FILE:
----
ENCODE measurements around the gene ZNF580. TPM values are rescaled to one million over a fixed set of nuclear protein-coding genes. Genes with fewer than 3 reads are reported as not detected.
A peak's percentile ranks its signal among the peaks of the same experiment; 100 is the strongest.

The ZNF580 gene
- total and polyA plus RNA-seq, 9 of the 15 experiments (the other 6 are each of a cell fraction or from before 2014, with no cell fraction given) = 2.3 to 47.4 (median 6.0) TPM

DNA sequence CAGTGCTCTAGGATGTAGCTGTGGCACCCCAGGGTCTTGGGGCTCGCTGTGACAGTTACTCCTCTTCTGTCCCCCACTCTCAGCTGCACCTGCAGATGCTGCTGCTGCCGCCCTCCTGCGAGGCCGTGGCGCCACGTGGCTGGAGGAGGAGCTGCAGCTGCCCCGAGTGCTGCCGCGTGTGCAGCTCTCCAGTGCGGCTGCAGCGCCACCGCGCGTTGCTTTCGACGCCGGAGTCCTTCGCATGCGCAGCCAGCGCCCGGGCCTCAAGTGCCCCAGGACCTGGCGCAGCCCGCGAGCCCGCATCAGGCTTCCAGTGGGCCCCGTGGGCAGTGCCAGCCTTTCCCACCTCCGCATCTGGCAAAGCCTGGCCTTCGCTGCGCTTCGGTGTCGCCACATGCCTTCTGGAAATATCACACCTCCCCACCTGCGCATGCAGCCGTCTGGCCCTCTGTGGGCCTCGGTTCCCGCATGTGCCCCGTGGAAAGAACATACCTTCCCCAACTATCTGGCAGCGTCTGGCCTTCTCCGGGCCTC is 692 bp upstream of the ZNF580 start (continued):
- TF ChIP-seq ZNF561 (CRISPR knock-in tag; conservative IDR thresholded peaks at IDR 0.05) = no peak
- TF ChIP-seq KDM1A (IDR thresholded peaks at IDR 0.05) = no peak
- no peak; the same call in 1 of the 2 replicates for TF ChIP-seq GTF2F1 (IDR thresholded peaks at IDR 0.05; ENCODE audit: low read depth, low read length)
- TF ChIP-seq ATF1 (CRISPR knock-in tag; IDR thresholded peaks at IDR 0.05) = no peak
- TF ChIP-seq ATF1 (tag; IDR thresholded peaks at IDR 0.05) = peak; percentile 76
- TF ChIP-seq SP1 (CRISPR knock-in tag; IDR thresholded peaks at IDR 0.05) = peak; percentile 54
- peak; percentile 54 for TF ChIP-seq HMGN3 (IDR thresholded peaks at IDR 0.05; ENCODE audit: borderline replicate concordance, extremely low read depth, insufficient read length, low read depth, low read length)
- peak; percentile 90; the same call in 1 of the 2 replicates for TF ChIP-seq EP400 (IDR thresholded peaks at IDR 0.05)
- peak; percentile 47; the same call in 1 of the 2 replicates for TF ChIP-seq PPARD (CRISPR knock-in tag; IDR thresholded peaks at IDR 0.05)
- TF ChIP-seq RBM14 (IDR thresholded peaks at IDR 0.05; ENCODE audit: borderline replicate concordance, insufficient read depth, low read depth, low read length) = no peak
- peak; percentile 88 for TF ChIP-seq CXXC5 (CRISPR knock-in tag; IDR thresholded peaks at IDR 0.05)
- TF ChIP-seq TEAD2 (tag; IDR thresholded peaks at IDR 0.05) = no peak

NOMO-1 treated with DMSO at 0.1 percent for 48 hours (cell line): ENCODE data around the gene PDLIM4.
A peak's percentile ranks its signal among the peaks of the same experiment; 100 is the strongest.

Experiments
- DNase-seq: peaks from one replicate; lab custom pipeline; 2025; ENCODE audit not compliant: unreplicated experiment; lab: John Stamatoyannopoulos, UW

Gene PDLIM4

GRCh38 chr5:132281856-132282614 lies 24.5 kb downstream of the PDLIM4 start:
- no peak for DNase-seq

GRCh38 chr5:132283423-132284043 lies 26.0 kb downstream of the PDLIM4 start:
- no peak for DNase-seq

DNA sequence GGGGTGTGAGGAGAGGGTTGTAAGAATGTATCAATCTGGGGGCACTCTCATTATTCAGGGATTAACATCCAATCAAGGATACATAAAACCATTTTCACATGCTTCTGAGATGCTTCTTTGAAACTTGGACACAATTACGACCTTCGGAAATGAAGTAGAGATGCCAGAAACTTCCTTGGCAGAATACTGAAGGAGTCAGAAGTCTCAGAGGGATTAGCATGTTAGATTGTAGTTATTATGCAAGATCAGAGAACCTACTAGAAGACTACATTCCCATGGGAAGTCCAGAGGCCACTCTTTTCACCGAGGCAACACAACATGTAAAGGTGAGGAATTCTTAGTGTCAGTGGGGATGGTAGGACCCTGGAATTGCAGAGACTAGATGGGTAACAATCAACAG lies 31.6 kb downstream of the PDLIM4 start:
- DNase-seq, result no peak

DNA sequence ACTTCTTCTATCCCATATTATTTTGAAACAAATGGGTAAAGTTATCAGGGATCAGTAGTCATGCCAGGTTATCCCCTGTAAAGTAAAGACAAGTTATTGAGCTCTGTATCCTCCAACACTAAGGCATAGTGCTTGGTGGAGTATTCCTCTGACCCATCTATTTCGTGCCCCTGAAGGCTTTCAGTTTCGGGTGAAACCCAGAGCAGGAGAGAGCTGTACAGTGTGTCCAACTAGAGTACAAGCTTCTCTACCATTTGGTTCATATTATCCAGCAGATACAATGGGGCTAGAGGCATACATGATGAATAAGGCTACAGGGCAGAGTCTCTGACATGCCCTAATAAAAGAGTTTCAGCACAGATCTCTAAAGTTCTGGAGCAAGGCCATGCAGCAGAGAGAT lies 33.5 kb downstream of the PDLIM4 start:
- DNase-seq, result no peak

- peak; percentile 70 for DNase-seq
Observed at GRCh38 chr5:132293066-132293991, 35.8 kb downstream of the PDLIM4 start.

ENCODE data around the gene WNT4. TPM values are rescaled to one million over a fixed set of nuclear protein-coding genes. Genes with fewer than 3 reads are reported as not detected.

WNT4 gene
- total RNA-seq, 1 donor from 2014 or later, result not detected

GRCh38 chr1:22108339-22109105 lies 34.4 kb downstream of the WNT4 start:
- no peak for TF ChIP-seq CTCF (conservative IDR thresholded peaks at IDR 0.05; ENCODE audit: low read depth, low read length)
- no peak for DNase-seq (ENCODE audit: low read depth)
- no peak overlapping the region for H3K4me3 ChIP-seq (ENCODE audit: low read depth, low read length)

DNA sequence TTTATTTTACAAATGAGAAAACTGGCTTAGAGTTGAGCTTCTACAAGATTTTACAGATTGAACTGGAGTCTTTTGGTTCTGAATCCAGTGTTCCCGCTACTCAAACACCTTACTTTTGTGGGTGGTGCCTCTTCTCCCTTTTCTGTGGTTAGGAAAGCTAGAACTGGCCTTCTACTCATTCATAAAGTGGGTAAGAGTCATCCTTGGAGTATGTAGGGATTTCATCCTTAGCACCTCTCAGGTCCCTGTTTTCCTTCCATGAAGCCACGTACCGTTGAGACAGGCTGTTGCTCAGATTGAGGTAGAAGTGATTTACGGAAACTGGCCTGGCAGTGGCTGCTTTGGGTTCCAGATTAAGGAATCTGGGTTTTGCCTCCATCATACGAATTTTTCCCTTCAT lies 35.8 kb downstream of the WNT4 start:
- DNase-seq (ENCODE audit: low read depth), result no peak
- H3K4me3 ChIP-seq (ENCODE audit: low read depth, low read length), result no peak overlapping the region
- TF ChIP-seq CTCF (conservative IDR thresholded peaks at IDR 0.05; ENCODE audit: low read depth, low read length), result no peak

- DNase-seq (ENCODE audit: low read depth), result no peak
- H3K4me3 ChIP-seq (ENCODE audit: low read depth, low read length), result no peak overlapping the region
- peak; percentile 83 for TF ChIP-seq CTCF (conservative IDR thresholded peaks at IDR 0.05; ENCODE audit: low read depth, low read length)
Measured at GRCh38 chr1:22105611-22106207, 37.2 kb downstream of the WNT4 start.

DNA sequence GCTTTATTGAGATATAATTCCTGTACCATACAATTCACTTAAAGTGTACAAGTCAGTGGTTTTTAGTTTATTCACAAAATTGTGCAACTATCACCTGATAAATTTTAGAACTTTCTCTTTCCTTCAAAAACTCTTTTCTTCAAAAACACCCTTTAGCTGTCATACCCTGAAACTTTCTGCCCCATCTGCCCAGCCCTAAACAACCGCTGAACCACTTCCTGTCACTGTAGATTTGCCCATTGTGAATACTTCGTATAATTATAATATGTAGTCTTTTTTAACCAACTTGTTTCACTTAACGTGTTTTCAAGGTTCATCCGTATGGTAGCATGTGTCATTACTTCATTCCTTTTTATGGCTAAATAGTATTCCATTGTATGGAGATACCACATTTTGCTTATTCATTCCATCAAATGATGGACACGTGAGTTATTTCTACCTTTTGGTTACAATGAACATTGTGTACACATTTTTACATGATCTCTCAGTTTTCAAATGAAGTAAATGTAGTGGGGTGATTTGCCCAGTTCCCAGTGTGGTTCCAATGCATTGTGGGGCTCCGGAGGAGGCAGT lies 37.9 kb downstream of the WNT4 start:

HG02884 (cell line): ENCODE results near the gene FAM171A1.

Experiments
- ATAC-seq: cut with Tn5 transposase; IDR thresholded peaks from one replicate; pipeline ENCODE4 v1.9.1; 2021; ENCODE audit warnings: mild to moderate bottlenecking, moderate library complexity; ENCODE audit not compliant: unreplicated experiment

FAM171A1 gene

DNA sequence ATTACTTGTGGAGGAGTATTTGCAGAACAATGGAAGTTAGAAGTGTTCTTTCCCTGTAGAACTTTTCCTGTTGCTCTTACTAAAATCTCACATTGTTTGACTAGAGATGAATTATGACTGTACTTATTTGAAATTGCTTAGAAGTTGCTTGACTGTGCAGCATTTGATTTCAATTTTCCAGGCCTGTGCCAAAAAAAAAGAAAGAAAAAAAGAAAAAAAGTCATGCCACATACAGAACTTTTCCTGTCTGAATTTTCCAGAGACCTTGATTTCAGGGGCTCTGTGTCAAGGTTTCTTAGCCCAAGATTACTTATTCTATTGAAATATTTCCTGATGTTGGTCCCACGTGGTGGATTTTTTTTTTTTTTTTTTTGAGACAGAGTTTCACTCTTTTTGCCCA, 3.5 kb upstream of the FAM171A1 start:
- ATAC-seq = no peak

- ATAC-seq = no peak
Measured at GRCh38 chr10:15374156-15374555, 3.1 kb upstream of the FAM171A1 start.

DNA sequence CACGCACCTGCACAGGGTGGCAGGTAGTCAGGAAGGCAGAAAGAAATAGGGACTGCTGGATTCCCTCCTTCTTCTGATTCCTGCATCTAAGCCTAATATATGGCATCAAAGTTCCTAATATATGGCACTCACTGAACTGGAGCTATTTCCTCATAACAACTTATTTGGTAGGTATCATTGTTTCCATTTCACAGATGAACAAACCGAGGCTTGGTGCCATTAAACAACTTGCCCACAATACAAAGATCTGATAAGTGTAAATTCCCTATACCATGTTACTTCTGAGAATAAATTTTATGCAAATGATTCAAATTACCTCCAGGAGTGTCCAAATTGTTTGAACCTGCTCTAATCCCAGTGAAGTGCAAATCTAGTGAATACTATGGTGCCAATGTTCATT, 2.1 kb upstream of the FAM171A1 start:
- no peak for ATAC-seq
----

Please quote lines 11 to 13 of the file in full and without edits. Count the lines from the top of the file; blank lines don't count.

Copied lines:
- TF ChIP-seq SP1 (CRISPR knock-in tag; IDR thresholded peaks at IDR 0.05) = peak; percentile 54
- peak; percentile 54 for TF ChIP-seq HMGN3 (IDR thresholded peaks at IDR 0.05; ENCODE audit: borderline replicate concordance, extremely low read depth, insufficient read length, low read depth, low read length)
- peak; percentile 90; the same call in 1 of the 2 replicates for TF ChIP-seq EP400 (IDR thresholded peaks at IDR 0.05)